Federal Reserve Chair Jerome Powell was careful not to tip the central bank’s hand when discussing the path forward for interest rates.
"Slowing down is giving us, I think, a better sense of how much more we need to do, if we need to do more," Powell said in a press conference on Wednesday after the Fed decided to hold rates steady for a second consecutive meeting.
Markets haven't been so wishy-washy. Treasury yields, which often hit a high around the same time that the fed funds rate peaks, hit their lowest levels in two weeks on Thursday. The tech-heavy Nasdaq Composite (^IXIC), which usually lags when fears of further tightening persist, is up more than 1% for the second straight day.
And direct bets on the Fed's path are increasingly leaning toward no more hikes, too. The CME FedWatch Tool now projects a 80% chance the Federal Reserve doesn't raise rates again this year, up from a 54% chance a month ago.
"Certainly it's a scenario that we could get more rate hikes, but I think the most likely scenario is that we are done," Moody's Analytics chief economist Mark Zandi told Yahoo Finance Live on Wednesday after Powell's press conference sent stocks rallying into the market close. "And I think today's market action would suggest that now is the consensus view."
In September, the Fed's Summary of Economic Projections, including its "dot plot," showed the majority of committee members believed the central bank would need to raise rates one more time in 2023. That combined with Powell's emphasis that interest rates would need to stay elevated for an extended period of time sent markets into a tizzy.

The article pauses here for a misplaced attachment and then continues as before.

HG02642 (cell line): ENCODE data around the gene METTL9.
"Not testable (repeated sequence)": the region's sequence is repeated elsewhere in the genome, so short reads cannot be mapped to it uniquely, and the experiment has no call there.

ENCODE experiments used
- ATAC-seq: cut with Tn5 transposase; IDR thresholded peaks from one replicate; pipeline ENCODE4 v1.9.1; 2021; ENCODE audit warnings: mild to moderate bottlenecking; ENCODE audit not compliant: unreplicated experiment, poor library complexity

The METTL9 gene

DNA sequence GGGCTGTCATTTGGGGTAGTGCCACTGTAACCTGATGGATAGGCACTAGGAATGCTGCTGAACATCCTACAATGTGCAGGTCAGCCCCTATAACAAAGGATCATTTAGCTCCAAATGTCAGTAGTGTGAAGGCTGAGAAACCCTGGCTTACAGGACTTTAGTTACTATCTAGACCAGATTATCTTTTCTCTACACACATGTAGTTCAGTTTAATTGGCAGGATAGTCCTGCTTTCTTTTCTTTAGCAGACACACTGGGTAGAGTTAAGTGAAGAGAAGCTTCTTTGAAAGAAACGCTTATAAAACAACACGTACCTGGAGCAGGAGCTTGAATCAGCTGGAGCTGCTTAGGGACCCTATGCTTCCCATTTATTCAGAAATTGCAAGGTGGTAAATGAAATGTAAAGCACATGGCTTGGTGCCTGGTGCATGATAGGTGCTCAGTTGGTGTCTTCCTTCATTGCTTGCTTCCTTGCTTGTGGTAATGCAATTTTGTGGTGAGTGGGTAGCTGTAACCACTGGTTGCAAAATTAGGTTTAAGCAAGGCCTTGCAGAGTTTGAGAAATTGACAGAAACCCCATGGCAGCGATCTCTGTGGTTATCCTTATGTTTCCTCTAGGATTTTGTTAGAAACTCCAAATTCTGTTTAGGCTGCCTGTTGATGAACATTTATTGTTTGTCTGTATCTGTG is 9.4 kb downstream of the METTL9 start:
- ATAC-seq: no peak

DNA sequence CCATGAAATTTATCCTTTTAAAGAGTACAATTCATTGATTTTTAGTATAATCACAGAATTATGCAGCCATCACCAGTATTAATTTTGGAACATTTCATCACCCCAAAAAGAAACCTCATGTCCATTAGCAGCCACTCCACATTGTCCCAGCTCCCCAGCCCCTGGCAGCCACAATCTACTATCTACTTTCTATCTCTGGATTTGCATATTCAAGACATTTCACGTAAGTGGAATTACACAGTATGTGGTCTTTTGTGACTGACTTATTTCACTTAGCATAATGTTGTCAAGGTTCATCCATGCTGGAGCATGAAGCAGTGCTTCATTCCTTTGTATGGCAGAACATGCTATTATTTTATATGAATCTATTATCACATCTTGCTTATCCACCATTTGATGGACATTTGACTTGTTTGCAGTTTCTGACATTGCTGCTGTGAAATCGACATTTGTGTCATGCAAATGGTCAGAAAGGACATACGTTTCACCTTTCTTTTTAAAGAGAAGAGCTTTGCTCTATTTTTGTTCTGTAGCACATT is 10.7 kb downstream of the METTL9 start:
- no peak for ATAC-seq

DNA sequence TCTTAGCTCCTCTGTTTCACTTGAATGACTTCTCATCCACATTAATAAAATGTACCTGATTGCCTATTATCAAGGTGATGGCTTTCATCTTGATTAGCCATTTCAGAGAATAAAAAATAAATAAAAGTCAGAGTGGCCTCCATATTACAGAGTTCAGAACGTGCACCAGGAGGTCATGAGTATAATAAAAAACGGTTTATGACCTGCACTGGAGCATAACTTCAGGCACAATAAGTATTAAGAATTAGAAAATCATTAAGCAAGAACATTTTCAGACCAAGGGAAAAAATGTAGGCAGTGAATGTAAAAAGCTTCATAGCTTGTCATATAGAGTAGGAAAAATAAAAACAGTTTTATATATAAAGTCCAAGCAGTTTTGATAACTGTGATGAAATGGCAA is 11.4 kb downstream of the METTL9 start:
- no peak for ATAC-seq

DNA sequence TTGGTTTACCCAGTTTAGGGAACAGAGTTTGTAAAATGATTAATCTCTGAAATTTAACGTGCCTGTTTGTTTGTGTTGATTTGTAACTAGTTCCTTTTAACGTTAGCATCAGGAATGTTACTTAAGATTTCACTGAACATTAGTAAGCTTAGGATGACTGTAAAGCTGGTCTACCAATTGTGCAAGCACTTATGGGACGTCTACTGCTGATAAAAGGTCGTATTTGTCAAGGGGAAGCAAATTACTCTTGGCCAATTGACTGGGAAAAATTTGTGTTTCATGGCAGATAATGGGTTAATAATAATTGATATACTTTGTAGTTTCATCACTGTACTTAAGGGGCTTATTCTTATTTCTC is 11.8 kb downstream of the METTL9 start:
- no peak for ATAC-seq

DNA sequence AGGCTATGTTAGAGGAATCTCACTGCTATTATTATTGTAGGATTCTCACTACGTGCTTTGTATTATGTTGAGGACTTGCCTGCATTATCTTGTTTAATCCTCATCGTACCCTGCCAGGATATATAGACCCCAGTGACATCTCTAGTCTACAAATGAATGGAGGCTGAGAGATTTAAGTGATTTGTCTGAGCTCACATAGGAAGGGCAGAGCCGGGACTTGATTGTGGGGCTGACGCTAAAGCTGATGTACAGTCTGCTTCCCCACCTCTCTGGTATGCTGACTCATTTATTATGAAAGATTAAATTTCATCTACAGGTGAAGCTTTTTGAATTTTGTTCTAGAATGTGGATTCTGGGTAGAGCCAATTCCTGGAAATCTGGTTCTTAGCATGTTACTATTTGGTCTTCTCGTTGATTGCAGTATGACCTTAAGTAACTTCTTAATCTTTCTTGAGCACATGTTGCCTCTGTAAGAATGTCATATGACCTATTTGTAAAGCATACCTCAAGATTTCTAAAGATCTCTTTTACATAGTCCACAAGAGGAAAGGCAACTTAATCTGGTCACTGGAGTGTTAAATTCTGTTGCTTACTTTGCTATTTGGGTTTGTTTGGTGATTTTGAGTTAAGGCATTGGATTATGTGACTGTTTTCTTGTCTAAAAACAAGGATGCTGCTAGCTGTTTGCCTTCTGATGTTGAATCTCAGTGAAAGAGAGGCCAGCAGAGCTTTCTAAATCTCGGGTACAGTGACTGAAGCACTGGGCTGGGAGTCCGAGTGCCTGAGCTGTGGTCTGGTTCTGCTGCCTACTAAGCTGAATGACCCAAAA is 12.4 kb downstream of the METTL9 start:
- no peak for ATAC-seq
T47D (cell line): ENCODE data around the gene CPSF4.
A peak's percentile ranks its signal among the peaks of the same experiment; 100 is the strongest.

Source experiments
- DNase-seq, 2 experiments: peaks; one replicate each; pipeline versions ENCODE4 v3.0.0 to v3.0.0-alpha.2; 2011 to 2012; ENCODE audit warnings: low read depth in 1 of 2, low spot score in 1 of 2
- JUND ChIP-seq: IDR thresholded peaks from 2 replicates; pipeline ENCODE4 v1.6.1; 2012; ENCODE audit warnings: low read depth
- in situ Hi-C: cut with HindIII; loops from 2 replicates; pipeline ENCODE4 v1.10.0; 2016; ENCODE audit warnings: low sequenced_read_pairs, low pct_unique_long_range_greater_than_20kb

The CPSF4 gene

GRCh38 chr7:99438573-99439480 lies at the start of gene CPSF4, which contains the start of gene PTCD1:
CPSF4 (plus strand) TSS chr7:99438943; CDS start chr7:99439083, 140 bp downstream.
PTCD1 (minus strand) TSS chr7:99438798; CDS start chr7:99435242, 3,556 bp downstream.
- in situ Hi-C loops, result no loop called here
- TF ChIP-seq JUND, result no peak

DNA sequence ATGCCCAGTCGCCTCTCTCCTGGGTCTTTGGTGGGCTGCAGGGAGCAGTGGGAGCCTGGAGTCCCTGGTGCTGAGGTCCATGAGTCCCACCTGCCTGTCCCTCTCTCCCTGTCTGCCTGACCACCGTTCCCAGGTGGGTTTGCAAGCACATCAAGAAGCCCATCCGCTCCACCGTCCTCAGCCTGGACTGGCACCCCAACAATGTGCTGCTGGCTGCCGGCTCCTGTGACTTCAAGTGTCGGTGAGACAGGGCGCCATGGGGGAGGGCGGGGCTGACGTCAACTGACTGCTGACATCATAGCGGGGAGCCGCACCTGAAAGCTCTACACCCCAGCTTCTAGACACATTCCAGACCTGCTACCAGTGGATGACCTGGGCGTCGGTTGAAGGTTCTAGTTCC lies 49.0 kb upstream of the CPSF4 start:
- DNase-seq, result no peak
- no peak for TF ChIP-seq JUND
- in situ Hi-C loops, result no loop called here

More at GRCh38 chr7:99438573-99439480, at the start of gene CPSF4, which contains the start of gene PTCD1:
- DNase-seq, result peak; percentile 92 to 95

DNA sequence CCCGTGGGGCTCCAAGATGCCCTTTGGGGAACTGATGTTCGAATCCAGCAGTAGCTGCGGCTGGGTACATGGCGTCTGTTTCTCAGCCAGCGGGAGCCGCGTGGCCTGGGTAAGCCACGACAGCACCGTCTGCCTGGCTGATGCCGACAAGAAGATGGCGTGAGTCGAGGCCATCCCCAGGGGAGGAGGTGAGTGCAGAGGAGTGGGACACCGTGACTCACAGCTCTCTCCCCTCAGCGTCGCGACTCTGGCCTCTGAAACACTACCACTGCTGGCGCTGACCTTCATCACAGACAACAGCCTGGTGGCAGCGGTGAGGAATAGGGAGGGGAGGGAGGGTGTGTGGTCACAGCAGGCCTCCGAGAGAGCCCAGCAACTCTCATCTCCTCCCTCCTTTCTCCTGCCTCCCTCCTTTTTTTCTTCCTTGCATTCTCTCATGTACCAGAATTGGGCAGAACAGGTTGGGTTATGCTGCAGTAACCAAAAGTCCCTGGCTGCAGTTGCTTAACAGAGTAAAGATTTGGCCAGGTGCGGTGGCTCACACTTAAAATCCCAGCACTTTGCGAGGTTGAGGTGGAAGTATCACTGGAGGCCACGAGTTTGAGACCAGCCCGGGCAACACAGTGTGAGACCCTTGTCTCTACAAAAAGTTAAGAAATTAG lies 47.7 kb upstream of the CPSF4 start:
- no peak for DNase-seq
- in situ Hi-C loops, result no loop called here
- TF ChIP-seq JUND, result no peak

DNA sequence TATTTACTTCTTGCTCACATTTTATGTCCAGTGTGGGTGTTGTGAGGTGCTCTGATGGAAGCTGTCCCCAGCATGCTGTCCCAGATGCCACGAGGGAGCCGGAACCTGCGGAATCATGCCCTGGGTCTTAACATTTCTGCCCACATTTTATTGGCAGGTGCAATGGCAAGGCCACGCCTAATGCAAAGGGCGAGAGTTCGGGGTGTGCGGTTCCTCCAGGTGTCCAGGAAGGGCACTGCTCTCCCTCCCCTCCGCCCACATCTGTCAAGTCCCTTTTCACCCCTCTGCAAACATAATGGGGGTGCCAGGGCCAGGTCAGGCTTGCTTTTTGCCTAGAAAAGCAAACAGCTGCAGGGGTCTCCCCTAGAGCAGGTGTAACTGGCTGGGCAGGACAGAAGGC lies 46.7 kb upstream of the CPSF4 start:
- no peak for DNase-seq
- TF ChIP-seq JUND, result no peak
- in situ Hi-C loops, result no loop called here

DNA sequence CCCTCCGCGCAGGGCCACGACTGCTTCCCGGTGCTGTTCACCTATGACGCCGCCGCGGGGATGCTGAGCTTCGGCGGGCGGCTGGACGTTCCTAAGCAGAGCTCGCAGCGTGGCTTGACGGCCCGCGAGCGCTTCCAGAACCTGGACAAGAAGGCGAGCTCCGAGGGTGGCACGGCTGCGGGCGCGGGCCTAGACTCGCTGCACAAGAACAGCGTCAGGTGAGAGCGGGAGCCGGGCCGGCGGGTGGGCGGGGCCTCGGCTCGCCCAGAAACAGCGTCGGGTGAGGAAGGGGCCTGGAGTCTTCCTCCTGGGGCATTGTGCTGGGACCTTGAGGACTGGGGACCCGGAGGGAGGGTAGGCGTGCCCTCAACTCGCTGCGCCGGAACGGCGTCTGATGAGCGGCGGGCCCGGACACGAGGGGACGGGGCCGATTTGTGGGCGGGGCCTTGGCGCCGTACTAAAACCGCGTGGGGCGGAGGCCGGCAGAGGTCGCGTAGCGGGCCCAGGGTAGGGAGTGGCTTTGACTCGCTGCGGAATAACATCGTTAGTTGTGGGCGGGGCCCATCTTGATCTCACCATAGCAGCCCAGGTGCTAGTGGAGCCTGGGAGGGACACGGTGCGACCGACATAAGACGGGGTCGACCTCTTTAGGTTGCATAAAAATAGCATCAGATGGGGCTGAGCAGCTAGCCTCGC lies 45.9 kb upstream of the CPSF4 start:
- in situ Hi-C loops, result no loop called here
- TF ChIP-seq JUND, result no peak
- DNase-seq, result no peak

But when asked directly about the projections made in the dot plot on Wednesday, Powell didn't commit to another hike. Instead, he chose to downplay the dot plot's usefulness.
"That’s not like a plan that anybody’s agreed to or that we will do," Powell said. "That’s a forecast that would change ... So I think the efficacy of the dot plot probably decays over the three-month period between that meeting and the next meeting."
Stocks tracked higher during that part of Powell's press conference and have rallied since. While not a direct answer, it hinted at a core component of what has been driving the market action over the last month: uncertainty.
Wall Street strategists have highlighted to Yahoo Finance that the key to calming the increased volatility in the market would be a more certain outlook on what could come next from the Fed.
While Powell wasn't so explicit, the market was in terms of what it thinks is next. The interest rate sensitive two-year Treasury yield moved lower after Wednesday's Fed decision.
"The market is interpreting the statement as the Fed likely being done with rate hikes this cycle," Charles Schwab strategist Kathy Jones wrote on X.
Josh Schafer is a reporter for Yahoo Finance.